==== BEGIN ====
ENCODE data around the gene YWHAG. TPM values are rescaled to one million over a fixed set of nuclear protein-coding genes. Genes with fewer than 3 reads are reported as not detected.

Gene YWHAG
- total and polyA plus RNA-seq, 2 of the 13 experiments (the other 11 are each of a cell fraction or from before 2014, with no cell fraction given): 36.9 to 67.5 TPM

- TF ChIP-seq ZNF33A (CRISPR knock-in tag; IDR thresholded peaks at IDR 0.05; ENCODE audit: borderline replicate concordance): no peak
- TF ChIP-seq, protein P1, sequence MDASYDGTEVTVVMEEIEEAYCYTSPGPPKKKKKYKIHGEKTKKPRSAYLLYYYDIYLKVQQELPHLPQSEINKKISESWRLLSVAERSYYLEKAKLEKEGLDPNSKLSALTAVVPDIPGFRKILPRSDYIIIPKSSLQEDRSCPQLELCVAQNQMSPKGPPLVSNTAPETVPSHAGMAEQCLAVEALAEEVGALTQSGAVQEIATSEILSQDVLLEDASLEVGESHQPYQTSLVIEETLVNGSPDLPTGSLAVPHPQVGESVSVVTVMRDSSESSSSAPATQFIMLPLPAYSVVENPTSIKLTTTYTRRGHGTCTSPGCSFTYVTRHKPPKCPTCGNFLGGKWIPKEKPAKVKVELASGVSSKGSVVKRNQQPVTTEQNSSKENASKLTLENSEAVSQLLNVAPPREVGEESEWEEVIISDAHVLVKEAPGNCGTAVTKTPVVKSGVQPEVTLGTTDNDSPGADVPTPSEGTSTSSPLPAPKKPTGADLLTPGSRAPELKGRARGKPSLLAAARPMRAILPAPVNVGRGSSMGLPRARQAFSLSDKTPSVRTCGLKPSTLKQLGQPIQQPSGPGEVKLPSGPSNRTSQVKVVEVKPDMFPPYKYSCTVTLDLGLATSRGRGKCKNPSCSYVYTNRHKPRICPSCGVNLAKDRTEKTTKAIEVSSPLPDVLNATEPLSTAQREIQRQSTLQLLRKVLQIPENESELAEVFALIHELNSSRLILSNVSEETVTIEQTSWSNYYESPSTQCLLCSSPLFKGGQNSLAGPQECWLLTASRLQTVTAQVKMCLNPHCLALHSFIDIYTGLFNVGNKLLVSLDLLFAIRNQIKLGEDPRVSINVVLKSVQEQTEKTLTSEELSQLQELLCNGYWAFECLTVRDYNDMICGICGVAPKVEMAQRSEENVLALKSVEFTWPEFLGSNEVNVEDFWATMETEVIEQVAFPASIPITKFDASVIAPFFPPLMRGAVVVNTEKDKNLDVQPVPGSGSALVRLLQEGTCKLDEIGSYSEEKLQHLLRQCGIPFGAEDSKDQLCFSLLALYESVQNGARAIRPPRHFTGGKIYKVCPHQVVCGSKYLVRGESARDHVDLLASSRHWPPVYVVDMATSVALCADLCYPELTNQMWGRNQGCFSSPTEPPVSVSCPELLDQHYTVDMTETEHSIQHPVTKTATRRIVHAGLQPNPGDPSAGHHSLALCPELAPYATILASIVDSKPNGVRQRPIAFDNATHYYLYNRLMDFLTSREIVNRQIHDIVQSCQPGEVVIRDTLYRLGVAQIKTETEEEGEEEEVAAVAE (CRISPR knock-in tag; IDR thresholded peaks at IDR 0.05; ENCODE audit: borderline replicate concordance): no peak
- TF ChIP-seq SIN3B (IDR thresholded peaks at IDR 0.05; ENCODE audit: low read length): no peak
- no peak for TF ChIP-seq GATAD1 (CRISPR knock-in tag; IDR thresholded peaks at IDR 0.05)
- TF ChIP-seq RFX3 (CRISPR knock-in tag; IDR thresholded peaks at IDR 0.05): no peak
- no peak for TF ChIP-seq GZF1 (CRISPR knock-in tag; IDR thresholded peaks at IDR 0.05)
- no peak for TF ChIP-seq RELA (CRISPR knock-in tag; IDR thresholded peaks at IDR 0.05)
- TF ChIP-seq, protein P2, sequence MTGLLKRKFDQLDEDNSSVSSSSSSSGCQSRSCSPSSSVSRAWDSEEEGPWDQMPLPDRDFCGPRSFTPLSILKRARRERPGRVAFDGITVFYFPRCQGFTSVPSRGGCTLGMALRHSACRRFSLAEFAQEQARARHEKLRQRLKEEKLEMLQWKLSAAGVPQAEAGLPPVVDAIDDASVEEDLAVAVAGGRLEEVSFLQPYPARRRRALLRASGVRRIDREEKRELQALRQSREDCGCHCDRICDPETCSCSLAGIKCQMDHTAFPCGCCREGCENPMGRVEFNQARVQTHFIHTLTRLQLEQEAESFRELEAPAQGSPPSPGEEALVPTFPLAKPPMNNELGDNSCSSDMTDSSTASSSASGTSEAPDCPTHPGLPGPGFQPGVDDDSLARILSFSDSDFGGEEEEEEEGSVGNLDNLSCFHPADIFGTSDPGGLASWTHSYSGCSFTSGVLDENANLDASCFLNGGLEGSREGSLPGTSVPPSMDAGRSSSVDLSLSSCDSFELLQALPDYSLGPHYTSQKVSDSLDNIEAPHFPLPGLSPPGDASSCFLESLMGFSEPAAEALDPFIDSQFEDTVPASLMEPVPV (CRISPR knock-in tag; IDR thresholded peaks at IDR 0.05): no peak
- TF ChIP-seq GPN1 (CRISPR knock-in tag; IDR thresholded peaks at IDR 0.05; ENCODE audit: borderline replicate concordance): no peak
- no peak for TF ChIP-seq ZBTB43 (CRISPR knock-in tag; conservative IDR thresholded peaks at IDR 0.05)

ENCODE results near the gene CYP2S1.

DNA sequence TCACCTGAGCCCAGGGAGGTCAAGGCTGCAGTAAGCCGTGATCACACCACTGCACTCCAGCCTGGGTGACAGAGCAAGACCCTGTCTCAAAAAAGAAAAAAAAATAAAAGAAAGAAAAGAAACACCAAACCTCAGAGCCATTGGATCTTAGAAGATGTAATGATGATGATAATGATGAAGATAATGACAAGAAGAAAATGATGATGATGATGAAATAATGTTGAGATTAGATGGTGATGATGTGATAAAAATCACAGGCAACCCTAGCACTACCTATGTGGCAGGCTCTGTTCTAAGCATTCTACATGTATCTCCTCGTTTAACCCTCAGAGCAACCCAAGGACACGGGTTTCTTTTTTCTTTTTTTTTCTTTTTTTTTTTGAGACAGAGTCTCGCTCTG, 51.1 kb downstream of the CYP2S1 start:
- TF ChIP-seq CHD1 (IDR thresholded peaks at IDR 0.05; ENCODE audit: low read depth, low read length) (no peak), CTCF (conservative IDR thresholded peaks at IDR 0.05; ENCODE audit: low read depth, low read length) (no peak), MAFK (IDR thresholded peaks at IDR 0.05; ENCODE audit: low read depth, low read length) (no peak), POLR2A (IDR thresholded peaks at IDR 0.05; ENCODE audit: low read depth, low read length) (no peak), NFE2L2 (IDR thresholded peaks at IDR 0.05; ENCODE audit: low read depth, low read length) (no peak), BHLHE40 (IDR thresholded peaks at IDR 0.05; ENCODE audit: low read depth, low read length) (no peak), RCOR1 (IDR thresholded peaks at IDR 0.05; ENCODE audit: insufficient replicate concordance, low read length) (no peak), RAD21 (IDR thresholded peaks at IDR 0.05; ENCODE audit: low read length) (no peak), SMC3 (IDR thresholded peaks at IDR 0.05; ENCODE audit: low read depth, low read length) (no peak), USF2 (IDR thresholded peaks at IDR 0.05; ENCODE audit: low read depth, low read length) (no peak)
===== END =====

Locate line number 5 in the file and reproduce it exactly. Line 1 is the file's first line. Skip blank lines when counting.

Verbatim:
- TF ChIP-seq, protein P1, sequence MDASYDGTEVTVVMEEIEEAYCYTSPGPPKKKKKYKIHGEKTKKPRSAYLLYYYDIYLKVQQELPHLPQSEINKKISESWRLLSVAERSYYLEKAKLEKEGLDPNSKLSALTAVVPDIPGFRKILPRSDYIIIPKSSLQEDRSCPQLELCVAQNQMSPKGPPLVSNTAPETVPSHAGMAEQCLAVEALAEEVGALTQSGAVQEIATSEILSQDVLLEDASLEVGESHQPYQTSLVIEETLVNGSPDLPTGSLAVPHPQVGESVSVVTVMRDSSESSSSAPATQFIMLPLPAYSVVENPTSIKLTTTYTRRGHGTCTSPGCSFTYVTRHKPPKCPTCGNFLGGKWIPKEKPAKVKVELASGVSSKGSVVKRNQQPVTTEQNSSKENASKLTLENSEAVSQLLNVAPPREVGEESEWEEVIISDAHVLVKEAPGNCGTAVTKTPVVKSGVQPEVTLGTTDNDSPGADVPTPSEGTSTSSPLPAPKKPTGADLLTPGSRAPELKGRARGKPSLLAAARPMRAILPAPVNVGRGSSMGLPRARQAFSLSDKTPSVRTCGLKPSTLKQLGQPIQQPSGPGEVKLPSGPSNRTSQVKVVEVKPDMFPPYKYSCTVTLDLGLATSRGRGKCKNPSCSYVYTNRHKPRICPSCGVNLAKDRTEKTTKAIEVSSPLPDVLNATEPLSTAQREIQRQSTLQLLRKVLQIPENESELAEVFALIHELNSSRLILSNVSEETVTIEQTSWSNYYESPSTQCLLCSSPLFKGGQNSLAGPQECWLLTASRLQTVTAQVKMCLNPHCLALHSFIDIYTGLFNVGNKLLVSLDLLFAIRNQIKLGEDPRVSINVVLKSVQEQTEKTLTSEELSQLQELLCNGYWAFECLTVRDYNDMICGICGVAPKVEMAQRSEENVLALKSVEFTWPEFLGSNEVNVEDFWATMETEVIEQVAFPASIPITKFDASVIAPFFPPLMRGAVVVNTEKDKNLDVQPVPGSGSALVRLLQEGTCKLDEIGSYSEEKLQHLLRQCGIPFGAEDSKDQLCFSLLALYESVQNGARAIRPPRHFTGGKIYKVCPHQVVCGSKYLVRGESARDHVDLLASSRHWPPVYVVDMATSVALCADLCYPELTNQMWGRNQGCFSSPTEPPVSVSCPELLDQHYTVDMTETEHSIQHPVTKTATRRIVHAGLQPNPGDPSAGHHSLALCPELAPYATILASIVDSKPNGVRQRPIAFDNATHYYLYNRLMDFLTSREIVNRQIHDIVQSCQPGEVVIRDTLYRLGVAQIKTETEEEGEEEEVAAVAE (CRISPR knock-in tag; IDR thresholded peaks at IDR 0.05; ENCODE audit: borderline replicate concordance): no peak